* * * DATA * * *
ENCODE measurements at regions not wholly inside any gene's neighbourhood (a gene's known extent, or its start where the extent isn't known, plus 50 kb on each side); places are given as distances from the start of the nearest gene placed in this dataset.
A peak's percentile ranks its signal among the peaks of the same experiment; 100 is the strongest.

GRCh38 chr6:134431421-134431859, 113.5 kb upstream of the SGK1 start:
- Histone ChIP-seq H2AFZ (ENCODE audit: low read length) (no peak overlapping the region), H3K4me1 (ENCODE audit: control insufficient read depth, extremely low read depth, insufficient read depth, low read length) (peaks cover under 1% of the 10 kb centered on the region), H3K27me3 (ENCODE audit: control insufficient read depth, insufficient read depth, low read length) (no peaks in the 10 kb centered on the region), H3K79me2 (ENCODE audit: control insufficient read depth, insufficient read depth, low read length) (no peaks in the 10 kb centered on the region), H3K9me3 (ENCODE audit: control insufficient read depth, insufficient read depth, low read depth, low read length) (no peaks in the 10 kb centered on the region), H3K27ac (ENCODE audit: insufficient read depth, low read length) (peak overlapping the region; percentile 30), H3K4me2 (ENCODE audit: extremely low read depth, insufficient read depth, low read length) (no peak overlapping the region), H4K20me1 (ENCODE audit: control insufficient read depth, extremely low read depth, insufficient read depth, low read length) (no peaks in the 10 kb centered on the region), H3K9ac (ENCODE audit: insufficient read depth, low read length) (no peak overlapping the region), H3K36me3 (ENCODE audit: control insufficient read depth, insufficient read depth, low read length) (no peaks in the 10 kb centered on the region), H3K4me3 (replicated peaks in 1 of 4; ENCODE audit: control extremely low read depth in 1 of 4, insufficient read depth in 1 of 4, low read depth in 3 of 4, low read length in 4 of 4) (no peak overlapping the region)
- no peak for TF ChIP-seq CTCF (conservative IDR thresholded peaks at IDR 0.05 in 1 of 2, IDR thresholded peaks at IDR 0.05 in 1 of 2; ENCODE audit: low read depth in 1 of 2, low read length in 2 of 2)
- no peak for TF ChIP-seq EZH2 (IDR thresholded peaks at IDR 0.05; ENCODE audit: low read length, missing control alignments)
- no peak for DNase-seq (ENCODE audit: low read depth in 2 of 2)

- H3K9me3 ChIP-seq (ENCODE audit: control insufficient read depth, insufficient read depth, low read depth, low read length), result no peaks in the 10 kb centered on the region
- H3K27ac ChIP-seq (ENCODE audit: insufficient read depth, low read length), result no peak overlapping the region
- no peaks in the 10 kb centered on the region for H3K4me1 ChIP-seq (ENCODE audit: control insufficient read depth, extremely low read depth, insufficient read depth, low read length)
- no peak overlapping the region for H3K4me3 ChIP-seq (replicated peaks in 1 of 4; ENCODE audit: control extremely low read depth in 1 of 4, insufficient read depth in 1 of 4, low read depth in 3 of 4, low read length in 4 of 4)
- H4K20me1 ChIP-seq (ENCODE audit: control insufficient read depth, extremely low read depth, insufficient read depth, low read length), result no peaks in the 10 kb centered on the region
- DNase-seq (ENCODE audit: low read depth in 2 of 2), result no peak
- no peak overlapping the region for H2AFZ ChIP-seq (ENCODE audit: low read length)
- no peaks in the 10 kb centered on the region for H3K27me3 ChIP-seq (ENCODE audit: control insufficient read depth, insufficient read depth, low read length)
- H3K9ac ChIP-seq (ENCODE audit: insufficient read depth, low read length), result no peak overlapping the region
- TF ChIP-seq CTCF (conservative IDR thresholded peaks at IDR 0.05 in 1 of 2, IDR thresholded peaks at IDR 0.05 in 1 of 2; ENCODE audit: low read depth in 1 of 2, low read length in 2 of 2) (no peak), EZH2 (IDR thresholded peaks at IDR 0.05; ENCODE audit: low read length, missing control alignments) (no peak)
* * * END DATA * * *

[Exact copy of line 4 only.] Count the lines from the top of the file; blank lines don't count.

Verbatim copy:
- Histone ChIP-seq H2AFZ (ENCODE audit: low read length) (no peak overlapping the region), H3K4me1 (ENCODE audit: control insufficient read depth, extremely low read depth, insufficient read depth, low read length) (peaks cover under 1% of the 10 kb centered on the region), H3K27me3 (ENCODE audit: control insufficient read depth, insufficient read depth, low read length) (no peaks in the 10 kb centered on the region), H3K79me2 (ENCODE audit: control insufficient read depth, insufficient read depth, low read length) (no peaks in the 10 kb centered on the region), H3K9me3 (ENCODE audit: control insufficient read depth, insufficient read depth, low read depth, low read length) (no peaks in the 10 kb centered on the region), H3K27ac (ENCODE audit: insufficient read depth, low read length) (peak overlapping the region; percentile 30), H3K4me2 (ENCODE audit: extremely low read depth, insufficient read depth, low read length) (no peak overlapping the region), H4K20me1 (ENCODE audit: control insufficient read depth, extremely low read depth, insufficient read depth, low read length) (no peaks in the 10 kb centered on the region), H3K9ac (ENCODE audit: insufficient read depth, low read length) (no peak overlapping the region), H3K36me3 (ENCODE audit: control insufficient read depth, insufficient read depth, low read length) (no peaks in the 10 kb centered on the region), H3K4me3 (replicated peaks in 1 of 4; ENCODE audit: control extremely low read depth in 1 of 4, insufficient read depth in 1 of 4, low read depth in 3 of 4, low read length in 4 of 4) (no peak overlapping the region)